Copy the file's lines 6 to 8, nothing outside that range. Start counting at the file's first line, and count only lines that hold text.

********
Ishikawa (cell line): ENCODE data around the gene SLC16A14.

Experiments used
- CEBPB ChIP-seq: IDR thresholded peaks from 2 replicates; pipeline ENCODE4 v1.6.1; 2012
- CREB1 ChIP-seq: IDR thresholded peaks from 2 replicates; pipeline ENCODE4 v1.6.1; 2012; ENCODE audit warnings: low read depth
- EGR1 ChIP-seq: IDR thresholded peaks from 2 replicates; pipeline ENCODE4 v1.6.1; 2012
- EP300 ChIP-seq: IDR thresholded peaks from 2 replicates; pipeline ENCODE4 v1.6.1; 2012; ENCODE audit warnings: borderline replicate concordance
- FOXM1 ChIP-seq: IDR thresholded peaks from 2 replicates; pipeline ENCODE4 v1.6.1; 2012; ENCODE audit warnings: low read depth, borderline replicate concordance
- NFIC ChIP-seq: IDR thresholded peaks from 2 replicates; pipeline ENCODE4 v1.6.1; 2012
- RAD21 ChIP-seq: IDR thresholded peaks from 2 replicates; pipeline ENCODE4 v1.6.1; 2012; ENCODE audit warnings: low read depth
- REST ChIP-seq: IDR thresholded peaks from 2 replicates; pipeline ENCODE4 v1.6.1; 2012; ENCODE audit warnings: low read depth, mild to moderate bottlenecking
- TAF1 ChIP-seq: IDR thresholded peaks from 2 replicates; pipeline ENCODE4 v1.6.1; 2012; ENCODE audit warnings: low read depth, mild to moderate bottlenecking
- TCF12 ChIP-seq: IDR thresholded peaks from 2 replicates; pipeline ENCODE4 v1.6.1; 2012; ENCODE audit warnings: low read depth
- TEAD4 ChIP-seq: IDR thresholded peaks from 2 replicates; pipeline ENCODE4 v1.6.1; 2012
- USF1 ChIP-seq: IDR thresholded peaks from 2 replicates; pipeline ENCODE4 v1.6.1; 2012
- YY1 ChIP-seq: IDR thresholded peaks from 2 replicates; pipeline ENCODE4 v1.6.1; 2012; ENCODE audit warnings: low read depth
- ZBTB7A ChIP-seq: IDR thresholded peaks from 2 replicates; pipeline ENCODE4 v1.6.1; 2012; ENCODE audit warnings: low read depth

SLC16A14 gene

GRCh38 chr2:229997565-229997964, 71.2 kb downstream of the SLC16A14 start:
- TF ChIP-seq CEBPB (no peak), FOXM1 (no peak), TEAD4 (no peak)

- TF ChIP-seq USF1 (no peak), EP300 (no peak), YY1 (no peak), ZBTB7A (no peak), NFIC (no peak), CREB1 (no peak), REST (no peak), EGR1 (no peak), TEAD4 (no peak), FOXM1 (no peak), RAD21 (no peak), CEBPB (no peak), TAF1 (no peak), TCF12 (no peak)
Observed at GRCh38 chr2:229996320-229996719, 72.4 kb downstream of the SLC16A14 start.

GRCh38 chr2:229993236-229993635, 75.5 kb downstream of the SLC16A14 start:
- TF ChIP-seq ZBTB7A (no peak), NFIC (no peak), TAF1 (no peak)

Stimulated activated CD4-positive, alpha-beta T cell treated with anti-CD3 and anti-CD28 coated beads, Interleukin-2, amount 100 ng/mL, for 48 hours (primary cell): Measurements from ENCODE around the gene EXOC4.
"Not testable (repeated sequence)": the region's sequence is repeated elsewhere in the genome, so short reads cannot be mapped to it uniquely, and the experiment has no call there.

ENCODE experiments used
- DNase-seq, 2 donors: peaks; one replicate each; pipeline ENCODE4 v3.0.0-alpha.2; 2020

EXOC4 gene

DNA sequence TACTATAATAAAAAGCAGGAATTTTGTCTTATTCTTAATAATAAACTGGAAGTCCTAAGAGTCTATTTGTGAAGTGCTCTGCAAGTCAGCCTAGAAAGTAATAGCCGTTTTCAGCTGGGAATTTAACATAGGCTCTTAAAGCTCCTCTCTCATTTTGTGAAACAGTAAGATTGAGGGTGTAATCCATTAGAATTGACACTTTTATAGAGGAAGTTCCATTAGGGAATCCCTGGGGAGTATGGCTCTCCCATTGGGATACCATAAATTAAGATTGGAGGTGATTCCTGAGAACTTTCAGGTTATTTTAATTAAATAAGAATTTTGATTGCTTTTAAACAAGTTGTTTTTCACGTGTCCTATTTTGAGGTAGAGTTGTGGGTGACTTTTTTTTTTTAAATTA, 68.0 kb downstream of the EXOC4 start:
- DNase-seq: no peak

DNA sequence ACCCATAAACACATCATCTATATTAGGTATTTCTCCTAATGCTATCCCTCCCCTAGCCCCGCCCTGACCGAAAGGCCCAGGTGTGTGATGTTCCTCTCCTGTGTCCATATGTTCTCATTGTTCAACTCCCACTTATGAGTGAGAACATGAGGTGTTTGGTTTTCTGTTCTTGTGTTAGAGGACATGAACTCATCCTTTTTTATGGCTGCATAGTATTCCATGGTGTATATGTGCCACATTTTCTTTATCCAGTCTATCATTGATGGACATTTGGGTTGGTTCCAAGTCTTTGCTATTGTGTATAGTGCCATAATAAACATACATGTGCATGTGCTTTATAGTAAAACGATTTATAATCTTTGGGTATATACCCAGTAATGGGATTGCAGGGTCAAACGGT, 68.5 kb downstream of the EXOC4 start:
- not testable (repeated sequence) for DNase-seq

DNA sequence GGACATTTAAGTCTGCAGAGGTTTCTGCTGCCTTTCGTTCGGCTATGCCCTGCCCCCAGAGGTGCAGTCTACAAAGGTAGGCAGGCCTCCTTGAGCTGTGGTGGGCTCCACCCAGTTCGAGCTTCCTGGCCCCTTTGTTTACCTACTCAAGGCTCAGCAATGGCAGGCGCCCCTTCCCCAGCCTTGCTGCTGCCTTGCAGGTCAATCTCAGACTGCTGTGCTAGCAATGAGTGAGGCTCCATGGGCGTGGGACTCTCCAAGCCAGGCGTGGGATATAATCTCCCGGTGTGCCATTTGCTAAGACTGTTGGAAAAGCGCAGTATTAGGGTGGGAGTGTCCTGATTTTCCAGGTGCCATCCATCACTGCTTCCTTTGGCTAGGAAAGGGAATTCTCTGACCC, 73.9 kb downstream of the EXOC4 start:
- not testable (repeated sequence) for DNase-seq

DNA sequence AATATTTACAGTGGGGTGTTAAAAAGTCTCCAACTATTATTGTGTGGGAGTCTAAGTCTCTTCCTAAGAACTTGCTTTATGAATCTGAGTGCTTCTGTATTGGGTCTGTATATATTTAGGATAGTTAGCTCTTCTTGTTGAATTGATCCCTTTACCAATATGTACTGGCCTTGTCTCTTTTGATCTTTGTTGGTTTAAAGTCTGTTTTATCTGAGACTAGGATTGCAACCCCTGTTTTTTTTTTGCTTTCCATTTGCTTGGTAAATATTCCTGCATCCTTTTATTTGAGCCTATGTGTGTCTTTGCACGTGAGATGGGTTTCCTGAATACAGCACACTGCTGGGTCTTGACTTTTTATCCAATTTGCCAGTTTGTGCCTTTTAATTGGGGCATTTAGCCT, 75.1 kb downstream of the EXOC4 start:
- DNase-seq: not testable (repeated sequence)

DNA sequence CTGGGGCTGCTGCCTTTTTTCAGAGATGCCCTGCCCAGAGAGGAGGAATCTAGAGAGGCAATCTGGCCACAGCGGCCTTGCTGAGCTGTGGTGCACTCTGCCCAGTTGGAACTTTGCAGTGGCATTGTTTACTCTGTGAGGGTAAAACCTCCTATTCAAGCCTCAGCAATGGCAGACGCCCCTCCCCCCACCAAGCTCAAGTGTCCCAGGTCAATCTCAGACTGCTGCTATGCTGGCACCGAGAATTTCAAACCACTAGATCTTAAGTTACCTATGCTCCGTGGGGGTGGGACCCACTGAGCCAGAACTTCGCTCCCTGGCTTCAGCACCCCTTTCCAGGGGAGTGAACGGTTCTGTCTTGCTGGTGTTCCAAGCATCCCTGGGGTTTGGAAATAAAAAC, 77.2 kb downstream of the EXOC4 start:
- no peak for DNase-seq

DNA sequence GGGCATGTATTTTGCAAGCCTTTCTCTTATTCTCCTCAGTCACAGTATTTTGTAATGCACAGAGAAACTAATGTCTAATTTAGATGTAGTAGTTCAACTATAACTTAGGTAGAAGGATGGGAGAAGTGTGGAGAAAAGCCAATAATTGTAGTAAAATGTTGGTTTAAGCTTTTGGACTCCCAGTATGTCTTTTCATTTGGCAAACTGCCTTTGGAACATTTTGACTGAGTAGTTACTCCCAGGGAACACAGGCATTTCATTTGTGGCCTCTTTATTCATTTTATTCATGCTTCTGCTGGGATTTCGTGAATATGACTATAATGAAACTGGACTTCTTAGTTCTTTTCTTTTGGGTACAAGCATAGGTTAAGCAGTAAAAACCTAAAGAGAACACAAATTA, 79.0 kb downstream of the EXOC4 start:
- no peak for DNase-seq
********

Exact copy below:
- EP300 ChIP-seq: IDR thresholded peaks from 2 replicates; pipeline ENCODE4 v1.6.1; 2012; ENCODE audit warnings: borderline replicate concordance
- FOXM1 ChIP-seq: IDR thresholded peaks from 2 replicates; pipeline ENCODE4 v1.6.1; 2012; ENCODE audit warnings: low read depth, borderline replicate concordance
- NFIC ChIP-seq: IDR thresholded peaks from 2 replicates; pipeline ENCODE4 v1.6.1; 2012